Why Russia Is About To Switch Off The Internet

Frederick Owens
February 12, 2019

The rather odd decision by Vladimir Putin's country to prepare to close off its internet connections from the outside world comes in response to what local news agency RosBiznesKonsalting* (RBK) described as a new draft law "on a sustainable Runet".

Russian internet providers have reportedly been tasked by April 1, to come up with a way that the country could reliably shield itself from cyberattacks.

The bill seeks to route Russian web traffic and data through points controlled by state authorities and proposes building a national domain name system to allow the internet to continue functioning even if the country is cut off from foreign infrastructure.

The announcement comes after a draft law called the Digital Economy National Program - which requires Russian internet service providers (ISPs) to make technical changes as the nation prepares for sanctions - was introduced to Russian parliament past year. In addition to being able to disconnect from the broader Internet, the proposed law also requires ISPs to install equipment to reroute all Russian traffic through the Roskomnazor, the government body that is responsible for censorship and tracking the online activities of Russian citizens.

Russian Federation is reportedly preparing to turn its internet into a nationwide intranet as preparation for hacking attacks from the West.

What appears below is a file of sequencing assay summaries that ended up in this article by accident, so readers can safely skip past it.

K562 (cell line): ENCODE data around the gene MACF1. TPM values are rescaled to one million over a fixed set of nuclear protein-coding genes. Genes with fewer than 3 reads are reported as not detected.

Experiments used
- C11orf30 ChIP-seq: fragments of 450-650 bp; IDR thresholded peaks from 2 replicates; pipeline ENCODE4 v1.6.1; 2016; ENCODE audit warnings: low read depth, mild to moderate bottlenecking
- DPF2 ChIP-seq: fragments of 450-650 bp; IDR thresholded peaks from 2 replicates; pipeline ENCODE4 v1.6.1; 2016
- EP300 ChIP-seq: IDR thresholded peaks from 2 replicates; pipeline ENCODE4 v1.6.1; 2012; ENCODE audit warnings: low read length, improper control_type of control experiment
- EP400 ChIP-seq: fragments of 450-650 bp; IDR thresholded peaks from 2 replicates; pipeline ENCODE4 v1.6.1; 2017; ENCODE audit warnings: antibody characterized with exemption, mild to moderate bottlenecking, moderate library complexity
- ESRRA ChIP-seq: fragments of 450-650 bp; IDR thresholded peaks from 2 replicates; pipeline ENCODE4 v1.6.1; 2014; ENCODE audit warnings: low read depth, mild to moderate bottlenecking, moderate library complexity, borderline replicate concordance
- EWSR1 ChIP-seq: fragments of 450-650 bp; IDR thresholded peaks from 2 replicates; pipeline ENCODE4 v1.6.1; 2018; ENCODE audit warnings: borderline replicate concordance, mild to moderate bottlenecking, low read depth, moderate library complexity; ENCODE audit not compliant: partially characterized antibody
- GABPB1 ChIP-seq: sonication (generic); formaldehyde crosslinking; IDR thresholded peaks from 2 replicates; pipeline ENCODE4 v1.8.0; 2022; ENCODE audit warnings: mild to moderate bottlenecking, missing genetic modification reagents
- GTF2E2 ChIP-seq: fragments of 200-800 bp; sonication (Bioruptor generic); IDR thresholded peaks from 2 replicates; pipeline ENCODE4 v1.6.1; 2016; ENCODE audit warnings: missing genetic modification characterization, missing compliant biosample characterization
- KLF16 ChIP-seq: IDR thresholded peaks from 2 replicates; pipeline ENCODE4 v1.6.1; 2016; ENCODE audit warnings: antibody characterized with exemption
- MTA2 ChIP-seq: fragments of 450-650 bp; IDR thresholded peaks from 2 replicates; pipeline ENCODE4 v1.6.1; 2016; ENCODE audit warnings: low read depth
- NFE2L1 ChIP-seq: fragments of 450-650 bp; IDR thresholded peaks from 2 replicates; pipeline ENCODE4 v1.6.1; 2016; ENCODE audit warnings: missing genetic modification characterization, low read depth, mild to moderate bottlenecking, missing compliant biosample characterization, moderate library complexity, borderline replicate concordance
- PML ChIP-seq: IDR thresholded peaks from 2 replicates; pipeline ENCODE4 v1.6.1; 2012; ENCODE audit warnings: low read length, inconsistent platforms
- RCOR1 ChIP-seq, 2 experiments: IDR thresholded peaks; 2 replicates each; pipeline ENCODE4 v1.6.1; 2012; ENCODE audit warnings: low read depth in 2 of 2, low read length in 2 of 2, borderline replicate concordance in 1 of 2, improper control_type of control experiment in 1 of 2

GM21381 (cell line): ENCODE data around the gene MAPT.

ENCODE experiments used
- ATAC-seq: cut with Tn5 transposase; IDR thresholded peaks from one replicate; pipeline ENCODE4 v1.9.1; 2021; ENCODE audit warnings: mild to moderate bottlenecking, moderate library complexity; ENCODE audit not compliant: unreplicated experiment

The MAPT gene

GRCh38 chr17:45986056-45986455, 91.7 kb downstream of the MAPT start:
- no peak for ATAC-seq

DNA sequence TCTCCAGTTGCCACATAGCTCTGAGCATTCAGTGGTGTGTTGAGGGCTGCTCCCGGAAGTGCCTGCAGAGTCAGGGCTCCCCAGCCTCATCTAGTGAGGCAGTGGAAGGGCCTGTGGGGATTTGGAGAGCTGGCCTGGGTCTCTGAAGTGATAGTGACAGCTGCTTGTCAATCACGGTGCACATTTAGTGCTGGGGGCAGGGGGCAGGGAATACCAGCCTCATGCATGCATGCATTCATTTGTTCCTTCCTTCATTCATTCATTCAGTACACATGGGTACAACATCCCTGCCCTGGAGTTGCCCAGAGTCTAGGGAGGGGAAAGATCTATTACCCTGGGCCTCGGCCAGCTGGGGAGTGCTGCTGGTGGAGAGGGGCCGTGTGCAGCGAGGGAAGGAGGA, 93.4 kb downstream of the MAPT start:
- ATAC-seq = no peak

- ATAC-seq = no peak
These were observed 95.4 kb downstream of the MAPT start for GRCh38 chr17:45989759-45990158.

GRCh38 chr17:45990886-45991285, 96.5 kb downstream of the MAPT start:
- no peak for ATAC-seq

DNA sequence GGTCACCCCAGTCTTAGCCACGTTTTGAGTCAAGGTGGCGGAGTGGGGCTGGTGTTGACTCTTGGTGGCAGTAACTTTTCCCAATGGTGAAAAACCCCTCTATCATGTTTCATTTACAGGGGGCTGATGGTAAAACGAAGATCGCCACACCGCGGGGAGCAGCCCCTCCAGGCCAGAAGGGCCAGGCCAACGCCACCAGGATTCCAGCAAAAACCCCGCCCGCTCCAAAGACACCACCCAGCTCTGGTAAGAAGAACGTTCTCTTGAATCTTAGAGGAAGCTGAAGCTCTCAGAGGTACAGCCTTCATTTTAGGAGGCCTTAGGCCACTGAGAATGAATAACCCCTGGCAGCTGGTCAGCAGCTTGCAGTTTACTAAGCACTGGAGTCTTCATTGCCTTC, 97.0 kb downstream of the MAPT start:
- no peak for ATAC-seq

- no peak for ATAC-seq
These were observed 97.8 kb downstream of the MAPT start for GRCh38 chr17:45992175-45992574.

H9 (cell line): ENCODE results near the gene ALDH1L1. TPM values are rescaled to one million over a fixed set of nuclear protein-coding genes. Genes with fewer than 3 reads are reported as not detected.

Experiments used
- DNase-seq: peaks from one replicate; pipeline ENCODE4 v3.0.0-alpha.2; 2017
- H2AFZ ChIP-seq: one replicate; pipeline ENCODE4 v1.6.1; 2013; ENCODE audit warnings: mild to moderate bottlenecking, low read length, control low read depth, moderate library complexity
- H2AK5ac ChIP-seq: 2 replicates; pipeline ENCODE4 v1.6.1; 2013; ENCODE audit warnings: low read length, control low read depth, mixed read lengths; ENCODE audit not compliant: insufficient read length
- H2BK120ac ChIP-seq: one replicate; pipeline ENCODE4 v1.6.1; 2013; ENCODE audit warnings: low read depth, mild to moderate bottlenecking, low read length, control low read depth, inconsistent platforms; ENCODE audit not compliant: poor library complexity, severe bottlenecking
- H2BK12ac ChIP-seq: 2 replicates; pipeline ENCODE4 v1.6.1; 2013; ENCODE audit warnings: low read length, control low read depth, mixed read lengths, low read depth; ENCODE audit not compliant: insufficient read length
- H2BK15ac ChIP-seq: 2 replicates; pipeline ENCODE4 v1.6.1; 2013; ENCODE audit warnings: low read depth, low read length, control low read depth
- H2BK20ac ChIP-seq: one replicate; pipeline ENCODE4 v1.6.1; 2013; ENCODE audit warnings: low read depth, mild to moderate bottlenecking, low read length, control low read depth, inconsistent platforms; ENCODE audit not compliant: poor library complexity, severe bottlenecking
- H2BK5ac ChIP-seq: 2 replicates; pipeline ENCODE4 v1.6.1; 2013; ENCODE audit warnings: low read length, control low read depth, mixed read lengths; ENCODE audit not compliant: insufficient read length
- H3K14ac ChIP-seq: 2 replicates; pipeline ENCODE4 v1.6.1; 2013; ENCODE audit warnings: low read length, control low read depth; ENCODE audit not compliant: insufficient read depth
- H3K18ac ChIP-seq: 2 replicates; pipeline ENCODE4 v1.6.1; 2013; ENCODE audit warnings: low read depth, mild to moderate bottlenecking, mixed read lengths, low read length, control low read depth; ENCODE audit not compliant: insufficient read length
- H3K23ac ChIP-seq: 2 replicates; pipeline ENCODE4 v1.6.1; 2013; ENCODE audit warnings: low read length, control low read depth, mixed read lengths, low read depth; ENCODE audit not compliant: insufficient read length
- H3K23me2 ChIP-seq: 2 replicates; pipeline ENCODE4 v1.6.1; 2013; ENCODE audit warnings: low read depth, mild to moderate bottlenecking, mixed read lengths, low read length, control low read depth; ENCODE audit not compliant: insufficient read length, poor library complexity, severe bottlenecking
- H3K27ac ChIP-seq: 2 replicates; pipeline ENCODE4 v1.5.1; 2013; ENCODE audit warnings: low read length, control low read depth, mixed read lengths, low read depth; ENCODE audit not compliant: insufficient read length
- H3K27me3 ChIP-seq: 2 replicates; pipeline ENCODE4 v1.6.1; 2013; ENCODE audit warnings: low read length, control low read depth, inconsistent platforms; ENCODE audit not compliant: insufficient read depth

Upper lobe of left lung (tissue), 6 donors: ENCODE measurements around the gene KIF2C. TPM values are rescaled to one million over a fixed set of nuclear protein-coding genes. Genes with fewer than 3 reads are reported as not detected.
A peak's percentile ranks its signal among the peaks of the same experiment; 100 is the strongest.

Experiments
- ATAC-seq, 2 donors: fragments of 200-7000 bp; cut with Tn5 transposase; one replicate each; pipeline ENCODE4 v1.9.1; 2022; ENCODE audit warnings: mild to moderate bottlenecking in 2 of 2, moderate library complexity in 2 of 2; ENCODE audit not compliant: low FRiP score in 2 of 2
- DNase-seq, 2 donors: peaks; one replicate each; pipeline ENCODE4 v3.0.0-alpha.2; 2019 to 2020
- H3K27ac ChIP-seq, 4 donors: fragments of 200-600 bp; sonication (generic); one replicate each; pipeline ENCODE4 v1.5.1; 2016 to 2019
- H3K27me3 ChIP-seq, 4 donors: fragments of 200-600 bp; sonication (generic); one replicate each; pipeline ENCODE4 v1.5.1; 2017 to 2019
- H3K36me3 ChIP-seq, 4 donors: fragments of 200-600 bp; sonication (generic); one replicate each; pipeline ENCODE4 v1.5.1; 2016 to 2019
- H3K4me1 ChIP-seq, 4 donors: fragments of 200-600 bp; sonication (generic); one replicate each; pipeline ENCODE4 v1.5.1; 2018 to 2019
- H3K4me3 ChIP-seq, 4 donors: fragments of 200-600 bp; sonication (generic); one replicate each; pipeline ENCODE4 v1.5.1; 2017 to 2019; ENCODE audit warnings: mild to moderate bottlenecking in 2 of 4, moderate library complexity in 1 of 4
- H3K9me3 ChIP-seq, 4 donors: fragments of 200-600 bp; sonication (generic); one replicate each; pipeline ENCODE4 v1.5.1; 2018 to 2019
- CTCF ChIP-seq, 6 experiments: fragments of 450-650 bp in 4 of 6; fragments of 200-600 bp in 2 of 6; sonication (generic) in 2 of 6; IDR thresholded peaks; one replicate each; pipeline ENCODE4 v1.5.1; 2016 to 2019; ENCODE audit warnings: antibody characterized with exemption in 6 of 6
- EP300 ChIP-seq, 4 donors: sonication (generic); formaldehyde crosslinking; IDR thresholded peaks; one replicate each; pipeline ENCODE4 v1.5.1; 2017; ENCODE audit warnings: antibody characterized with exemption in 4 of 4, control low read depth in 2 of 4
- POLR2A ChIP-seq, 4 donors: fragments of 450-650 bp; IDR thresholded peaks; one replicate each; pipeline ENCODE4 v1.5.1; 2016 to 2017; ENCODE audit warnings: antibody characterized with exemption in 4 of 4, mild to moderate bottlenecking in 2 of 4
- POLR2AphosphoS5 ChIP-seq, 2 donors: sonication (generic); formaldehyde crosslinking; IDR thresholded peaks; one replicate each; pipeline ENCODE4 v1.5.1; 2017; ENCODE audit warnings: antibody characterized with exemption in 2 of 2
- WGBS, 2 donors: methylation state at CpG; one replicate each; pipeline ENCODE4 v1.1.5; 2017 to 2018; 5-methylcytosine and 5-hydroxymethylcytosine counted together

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The nation has been accused of dozens of cyber attacks. There has been talk of increased sanctions against Russian Federation by North Atlantic Treaty Organisation and the European Union, in retaliation for cyber attacks and other online intrusions Russian Federation is accused of carrying out.

The legislation, which can still be amended but which is expected to pass, is part of a drive by officials to increase Russian "sovereignty" over its internet segment.

Countries have been known to accidentally disconnect themselves from the net.

"If in Europe, citizens' rights are violated due to internet censorship, then they have a higher probability of proving the negative impacts of internet surveillance than in Russian Federation".

In 2018, Mauritania went offline for two days after an undersea fibre cable was cut.

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